“The Jewish Nurse”

I am The Jewish Nurse.

Yes, that Jewish Nurse. The same one that people are talking about in the Pittsburgh shooting that left 11 dead. The trauma nurse in the ER that cared for Robert Bowers who yelled, “Death to all Jews,” as he was wheeled into the hospital. The Jewish nurse who ran into a room to save his life.

To be honest, I’m nervous about sharing this. I just know I feel alone right now, and the irony of the world talking about me doesn’t seem fair without the chance to speak for myself.

When I was a kid, being labeled “The Jewish (anything)”, undoubtedly had derogatory connotations attached to it. That’s why it feels so awkward to me that people suddenly look at it as an endearing term. As an adult, deflecting my religion by saying “I’m not that religious,” makes it easier for people to accept I’m Jewish – especially when I tell them my father is a rabbi. “I’m not that religious,” is like saying, “Don’t worry, I’m not that Jewish, therefore, I’m not so different than you,” and like clockwork, people don’t look at me as awkwardly as they did a few seconds beforehand.

I experienced anti-Semitism a lot as a kid. It’s hard for me to say if it was always a product of genuine hatred, or if kids with their own problems found a reason to single me out from others. Sure, there were a few Jewish kids at my school, but no one else had a father who was a Rabbi. I found drawings on desks of my family being marched into gas chambers, swastikas drawn on my locker, and notes shoved inside of it saying, “Die Jew. Love, Hitler.” It was a different time back then, where bullying was not monitored like it is now. I was weak, too. Rather than tell anyone, I hid behind fear. Telling on the people who did this would only lead to consequences far worse.

Regardless, the fact that this shooting took place doesn’t shock me. To be honest, it’s only a matter of time before the next one happens. History refutes hope that things will change. My heart yearns for change, but today’s climate doesn’t foster nurturing, tolerance, or civility. Even before this shooting took place, there’s no real evidence supporting otherwise. The FBI and the Southern Poverty Law Center note that Jews only account for two percent of the U.S. population, yet 60% of all religious hate crimes are committed against them. I don’t know why people hate us so much, but the underbelly of anti-Semitism seems to be thriving.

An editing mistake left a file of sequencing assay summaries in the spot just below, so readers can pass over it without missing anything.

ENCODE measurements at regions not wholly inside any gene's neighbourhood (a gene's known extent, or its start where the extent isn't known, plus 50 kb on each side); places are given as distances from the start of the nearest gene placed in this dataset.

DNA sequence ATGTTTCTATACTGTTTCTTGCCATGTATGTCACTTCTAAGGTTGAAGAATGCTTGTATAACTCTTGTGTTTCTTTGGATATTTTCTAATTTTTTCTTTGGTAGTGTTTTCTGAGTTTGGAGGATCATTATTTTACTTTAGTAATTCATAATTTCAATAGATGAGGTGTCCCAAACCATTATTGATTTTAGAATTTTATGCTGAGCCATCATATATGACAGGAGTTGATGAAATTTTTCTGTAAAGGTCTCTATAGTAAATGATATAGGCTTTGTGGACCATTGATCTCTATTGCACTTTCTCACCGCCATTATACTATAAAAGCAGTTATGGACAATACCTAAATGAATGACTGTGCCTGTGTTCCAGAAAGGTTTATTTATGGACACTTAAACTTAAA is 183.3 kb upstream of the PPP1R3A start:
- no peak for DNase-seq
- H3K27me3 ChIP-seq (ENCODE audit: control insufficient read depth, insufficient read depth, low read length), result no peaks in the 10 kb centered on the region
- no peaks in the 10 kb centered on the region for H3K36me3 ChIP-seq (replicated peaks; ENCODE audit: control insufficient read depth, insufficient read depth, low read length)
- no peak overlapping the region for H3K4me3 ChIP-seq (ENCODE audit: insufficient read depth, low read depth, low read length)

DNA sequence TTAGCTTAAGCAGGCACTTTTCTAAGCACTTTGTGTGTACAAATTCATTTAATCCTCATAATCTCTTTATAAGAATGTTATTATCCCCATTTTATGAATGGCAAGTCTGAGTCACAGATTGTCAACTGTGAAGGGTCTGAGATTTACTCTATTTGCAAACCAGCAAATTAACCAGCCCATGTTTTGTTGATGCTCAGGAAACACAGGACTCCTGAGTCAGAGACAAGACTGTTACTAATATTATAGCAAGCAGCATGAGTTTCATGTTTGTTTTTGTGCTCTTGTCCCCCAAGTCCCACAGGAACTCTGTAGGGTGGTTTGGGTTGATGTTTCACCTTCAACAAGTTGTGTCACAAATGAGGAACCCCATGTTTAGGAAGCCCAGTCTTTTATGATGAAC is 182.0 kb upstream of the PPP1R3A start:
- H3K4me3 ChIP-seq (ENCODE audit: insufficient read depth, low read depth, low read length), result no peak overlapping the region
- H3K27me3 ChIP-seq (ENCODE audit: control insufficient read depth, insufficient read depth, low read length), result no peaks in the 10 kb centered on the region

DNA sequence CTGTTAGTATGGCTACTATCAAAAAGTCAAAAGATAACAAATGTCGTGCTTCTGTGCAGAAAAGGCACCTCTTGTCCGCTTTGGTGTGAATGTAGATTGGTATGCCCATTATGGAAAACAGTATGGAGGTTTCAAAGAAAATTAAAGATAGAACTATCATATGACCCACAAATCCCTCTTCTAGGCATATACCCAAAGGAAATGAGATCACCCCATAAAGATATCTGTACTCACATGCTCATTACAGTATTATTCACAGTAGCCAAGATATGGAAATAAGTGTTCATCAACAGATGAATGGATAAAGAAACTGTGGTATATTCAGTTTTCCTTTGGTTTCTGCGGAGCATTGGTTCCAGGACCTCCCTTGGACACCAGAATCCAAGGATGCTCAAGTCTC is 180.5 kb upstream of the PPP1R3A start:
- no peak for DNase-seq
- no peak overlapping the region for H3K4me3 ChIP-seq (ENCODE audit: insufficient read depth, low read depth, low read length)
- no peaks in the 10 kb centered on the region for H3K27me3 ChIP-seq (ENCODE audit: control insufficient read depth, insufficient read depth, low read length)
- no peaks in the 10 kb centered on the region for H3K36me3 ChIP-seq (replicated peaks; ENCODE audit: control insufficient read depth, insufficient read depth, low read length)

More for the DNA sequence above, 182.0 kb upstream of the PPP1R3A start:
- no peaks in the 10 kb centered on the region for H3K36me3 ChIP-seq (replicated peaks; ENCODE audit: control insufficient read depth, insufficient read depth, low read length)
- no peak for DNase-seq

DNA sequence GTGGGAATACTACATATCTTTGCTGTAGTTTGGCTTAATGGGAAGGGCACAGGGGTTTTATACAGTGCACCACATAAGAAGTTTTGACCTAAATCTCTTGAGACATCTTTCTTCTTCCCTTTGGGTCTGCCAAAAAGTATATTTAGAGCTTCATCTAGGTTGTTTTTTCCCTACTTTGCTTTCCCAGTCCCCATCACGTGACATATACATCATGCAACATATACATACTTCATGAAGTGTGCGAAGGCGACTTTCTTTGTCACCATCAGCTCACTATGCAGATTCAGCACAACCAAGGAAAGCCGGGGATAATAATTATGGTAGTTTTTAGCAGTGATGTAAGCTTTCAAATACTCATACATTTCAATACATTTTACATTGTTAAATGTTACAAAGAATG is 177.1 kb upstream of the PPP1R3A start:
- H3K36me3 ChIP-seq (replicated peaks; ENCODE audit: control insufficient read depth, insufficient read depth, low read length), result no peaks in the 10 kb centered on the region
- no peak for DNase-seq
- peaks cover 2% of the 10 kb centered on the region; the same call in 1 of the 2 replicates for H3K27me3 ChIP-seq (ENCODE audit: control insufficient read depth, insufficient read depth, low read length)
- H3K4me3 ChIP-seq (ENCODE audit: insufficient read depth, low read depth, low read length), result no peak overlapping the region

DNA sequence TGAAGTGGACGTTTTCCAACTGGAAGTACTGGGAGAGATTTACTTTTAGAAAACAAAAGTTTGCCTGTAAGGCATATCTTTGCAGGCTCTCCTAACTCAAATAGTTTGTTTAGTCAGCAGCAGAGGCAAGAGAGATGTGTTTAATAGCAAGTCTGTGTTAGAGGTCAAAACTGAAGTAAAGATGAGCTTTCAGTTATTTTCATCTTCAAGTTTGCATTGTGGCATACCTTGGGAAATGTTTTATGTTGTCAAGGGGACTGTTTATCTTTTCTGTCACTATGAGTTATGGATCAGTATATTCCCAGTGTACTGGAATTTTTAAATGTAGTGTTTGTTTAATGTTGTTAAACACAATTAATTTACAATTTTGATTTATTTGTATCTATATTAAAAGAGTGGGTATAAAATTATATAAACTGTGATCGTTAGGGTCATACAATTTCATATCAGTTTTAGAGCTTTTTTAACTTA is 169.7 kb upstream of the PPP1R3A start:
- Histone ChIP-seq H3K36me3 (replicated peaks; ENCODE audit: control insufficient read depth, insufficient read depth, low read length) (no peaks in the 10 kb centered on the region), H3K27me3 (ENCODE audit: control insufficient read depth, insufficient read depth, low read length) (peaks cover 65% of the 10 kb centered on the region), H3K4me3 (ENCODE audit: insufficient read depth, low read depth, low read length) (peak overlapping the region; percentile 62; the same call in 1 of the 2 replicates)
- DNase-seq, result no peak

So now, here I am, The Jewish Nurse that cared for Robert Bowers. I’ve watched them talk about me on CNN, Fox News, Anderson Cooper, PBS, and the local news stations. I’ve read articles mentioning me in the NY Times and the Washington Post. The fact that I did my job, a job which requires compassion and empathy over everything, is newsworthy to people because I’m Jewish. Even more so because my dad’s a Rabbi.

To be honest, I didn’t see evil when I looked into Robert Bower’s eyes. I saw something else. I can’t go into details of our interactions because of HIPAA. I can tell you that as his nurse, or anyone’s nurse, my care is given through kindness, my actions are measured with empathy, and regardless of the person you may be when you’re not in my care, each breath you take is more beautiful than the last when you’re lying on my stretcher. This was the same Robert Bowers that just committed mass homicide. The Robert Bowers who instilled panic in my heart worrying my parents were two of his 11 victims less than an hour before his arrival.

I’m sure he had no idea I was Jewish. Why thank a Jewish nurse, when 15 minutes beforehand, you’d shoot me in the head with no remorse? I didn’t say a word to him about my religion. I chose not to say anything to him the entire time. I wanted him to feel compassion. I chose to show him empathy. I felt that the best way to honor his victims was for a Jew to prove him wrong. Besides, if he finds out I’m Jewish, does it really matter? The better question is, what does it mean to you?

Love. That’s why I did it. Love as an action is more powerful than words, and love in the face of evil gives others hope. It demonstrates humanity. It reaffirms why we’re all here. The meaning of life is to give meaning to life, and love is the ultimate force that connects all living beings. I could care less what Robert Bowers thinks, but you, the person reading this, love is the only message I wish instill in you. If my actions mean anything, love means everything.

Respectfully,

Ari Mahler, RN.
4th December 2018

A follow-up post will appear on Views from the Edge.

–Gordon C. Stewart, Chaska MN, March 1, 2019.

The Cohen Moment

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This morning Michael Cohen testifies publicly before the House Oversight Committee. He’s lied before. Will he lie again? Whether he does or doesn’t, how does one discern what’s true and what’s not?

Michael Cohen walks in the long shadow of Roy Cohn (R in this photo), right-hand man and fixer for Sen, Joseph McCarthy (C in photo), and the lawyer, fixer, mentor for Donald Trump.

Roy Cohn continued to practice law and “fix” things until his fixing led to disbarment five weeks before he died. Like Roy, Michael Cohen will never practice law again. Unlike Roy Cohen, Michael Cohen may yet redeem himself from the darkness and unqualified public scorn.